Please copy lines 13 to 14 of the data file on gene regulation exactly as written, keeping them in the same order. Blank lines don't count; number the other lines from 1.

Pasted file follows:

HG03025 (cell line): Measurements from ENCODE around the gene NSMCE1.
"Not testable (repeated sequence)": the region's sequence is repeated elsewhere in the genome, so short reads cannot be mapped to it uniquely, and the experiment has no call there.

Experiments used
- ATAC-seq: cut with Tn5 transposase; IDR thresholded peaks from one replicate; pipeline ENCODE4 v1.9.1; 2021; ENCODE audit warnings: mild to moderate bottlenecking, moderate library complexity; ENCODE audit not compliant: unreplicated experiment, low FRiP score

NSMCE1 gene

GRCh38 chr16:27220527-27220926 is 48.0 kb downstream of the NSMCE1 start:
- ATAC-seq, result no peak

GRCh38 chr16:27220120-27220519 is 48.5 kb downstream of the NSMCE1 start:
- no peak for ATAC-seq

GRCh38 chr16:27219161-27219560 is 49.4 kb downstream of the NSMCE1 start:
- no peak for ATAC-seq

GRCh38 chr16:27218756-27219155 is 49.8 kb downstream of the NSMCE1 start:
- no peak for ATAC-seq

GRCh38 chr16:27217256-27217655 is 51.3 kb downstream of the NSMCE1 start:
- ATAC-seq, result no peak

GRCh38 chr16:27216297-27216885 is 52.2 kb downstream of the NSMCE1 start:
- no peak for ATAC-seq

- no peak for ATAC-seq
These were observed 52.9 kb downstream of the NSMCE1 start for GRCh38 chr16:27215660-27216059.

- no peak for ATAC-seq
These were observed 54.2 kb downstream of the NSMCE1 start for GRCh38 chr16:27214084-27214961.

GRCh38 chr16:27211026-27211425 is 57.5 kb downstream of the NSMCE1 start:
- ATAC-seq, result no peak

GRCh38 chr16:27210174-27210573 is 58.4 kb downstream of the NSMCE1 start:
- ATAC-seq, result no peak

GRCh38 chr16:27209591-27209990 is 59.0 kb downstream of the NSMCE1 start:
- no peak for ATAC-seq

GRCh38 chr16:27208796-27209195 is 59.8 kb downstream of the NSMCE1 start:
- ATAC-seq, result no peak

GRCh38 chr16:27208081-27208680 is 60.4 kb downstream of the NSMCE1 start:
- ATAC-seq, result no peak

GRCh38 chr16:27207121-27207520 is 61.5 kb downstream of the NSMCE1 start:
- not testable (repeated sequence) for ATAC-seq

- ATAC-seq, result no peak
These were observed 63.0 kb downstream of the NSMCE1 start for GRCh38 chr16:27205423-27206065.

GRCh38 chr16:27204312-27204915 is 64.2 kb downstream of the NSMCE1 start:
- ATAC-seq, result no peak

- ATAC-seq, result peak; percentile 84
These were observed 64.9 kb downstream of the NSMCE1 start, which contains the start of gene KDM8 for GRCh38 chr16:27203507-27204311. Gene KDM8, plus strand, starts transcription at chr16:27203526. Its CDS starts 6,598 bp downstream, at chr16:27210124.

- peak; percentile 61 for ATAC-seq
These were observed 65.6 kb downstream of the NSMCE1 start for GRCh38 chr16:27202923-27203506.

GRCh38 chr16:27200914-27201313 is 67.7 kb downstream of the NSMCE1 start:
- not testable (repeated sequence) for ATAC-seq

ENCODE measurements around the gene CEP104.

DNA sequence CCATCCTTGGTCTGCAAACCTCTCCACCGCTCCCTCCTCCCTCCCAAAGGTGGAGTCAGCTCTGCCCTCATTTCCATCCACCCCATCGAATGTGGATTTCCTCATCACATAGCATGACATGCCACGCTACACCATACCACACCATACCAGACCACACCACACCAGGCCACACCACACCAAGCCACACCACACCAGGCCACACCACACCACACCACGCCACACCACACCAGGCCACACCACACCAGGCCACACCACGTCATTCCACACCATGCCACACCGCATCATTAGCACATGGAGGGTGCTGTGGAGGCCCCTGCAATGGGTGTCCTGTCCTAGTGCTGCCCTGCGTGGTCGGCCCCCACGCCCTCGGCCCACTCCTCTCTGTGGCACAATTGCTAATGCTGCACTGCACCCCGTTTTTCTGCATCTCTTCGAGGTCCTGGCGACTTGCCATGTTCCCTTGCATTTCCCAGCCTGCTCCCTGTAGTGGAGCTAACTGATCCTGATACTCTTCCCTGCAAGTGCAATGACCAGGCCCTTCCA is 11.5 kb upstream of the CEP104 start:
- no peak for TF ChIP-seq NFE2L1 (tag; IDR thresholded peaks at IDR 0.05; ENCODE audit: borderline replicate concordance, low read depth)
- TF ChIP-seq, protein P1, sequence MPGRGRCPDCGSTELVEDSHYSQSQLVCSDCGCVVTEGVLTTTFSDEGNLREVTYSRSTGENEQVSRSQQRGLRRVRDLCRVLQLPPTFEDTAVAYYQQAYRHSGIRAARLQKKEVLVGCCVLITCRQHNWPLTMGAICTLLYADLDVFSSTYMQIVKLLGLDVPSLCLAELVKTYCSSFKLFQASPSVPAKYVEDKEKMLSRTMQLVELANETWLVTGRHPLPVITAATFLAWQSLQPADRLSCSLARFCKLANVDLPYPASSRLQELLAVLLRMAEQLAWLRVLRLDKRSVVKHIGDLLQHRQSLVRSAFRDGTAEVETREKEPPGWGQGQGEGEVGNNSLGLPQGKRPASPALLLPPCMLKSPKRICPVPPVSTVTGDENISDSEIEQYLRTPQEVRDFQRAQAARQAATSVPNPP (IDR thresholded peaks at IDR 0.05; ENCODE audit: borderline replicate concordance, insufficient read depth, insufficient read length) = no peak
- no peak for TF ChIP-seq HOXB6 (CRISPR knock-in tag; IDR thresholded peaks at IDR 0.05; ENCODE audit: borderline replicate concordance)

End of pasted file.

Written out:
- no peak for ATAC-seq

GRCh38 chr16:27217256-27217655 is 51.3 kb downstream of the NSMCE1 start: